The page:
Of course with a pc you have to actually decide what to upgrade - a decision which can greatly affect the final performance of the machine. Then once you buy the upgrade part, you have to install it yourself or pay someone to do it for you. Then there will come to a point where you have no choice but to buy a new gaming pc, well a second hand pc is difficult to get rid of, at least with the ps4 sell this pretty quickly or trade it in towards the cost of the ps neo.

    To buy the ps neo is to say that you want to play on latest that Sony has to offer, a gaming pc would potentially set you back thousands, if that is what you want; to play on the latest and greatest. Or you can buy a $800 pc and play current games..... or MAYBE just stick with the ps4? Do you see what's wrong with your logical argument here? The introduction of the ps neo has caused you to consider buying a gaming pc even though Sony have stated that the ps4 will be able to play all games that the ps neo can. My conclusion then is that the trigger for you is the fact that it's a latest iteration and you want the best - which I can guarantee you an $800 pc is not going to fill that gap for you. One, that $800 pc is basically 2 year old tech, two, there are always the people who have spend $4000+ on their gaming rigs for you to envy....

    The Pc is like the android phone, a variety of models, not 100% sure if the app you downloaded will be fully compatible but hey close enough. The console is like the iphone, you know exactly what you're getting yourself into, and you can almost guarantee that the experience will be the same for everyone with an iphone.
    Reply
  • Donny Stanley
    18122904 said:
    18122768 said:
    I'm a PC user (and hardware reviewer) and I do not own a console and don't plan on buying one either.

    Your article misses the point of the Scorpio and Neo, almost entirely. It usesd to be that every 5-8 years, a new console generation would arrive that would break future support for the older generation, as well as compatibility with older games. It would split the player base, because you can only play with users using the same same console as you.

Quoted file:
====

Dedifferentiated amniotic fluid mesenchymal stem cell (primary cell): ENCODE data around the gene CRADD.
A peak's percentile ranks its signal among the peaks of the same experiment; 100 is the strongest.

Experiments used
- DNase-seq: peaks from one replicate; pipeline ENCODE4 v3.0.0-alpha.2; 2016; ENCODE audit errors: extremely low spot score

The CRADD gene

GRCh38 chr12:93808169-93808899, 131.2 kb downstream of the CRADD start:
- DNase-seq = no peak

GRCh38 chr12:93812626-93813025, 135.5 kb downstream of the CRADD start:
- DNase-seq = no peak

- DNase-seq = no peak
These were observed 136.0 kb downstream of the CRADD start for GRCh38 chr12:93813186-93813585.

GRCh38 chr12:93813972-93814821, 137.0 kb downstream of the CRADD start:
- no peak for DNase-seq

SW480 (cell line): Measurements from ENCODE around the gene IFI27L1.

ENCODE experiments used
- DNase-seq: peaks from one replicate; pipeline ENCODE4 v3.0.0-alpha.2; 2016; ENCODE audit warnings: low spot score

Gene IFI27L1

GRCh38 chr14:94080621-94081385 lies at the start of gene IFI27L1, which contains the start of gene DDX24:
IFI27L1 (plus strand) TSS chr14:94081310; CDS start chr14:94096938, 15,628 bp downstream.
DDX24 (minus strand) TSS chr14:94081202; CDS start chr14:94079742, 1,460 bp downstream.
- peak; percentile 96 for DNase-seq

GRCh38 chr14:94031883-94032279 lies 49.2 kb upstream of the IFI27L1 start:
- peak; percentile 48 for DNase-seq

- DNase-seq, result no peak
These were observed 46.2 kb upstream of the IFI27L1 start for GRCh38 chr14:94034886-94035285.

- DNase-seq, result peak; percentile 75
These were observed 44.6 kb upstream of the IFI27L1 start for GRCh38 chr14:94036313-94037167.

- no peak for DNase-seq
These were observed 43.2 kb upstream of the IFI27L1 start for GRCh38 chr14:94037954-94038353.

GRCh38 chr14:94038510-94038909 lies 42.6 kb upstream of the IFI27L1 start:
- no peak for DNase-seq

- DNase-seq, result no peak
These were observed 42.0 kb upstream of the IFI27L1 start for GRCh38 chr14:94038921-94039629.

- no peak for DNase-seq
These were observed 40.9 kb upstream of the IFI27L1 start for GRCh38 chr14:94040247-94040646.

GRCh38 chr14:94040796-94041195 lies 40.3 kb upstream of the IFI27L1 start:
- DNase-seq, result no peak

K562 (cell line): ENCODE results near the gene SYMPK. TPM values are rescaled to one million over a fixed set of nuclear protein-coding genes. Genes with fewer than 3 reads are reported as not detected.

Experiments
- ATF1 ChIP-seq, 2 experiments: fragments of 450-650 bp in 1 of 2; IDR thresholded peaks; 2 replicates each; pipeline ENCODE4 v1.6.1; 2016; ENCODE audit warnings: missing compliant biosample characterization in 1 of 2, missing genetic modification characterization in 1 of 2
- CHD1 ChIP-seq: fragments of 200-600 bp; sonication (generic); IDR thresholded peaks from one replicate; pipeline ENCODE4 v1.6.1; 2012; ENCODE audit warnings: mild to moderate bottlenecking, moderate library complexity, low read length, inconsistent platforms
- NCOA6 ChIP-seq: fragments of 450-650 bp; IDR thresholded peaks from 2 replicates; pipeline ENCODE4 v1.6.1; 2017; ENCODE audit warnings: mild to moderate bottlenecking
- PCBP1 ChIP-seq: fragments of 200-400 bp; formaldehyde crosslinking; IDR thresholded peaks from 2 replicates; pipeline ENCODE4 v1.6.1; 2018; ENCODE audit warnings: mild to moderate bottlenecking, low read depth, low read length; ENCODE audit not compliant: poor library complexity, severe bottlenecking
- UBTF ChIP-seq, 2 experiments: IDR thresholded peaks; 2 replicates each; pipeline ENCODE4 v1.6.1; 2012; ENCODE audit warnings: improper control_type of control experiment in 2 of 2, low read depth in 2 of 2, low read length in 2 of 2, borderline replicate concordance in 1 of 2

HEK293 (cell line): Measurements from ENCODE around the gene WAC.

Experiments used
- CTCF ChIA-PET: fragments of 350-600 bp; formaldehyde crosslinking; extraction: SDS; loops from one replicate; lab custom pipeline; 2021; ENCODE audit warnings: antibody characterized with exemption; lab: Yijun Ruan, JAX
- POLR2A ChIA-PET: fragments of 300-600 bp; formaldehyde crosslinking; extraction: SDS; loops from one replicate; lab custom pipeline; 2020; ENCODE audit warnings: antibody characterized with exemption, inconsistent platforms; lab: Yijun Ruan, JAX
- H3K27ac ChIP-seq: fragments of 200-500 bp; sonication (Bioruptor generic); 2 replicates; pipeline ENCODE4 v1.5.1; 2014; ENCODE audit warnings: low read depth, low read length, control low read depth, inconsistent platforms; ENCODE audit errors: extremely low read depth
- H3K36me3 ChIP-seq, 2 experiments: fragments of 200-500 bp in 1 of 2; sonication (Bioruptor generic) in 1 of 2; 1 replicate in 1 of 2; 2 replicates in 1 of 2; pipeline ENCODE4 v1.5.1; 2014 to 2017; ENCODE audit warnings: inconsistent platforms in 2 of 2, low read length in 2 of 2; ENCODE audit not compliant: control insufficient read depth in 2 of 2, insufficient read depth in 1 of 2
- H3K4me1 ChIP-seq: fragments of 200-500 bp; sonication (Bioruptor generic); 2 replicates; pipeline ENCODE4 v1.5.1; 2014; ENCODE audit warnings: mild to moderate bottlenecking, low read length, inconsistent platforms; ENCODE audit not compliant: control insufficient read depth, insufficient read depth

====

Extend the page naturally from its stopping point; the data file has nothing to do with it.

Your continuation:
However, that is not the case anymore. With the new approach, these companies can keep iterating on hardware, bringing new customers (are current ones who want an upgrade) more performance and an improved experience without breaking up the community, or breaking support...

    Your argument is "If I buy this today, in a year or two there will be something better and that hurts my feelings" That makes no sense. Buying an Xbox One S today doesn't make your purchase any less secure just because a Scorpio arrives in a year and a half.

    Hi! Thanks for reading it. And for the thorough reply.

    I see where you're coming from. I am a little miffed that my $400 PS4 wont be the latest soon.

    But you'll see in the piece I mentioned keeping your existing PS4 or Xbox One to play more games in the future. I may very well do that myself until I see how it all shakes out.

    As a console gamer, my biggest thing to get used to will be the pricing. Because I'm not just a gamer, I'm a techie, and I love having the latest stuff. Admittedly, that's on me. But that's where the value question comes in.

    If I do upgrade (and again, I don't have to), it will cost a lot. To match up with what a gaming PC can already do. It's the same for all considering this upgrade.

    I'm happy gamers have choices. But this is a big shift in how consoles work from a sales perspective, and everyone should see what's best for them and their limited, hard-end funds. If a PC is the more affordable long term choice, it's a better value. If money is not an issue, you're golden. It won't stop me from gaming.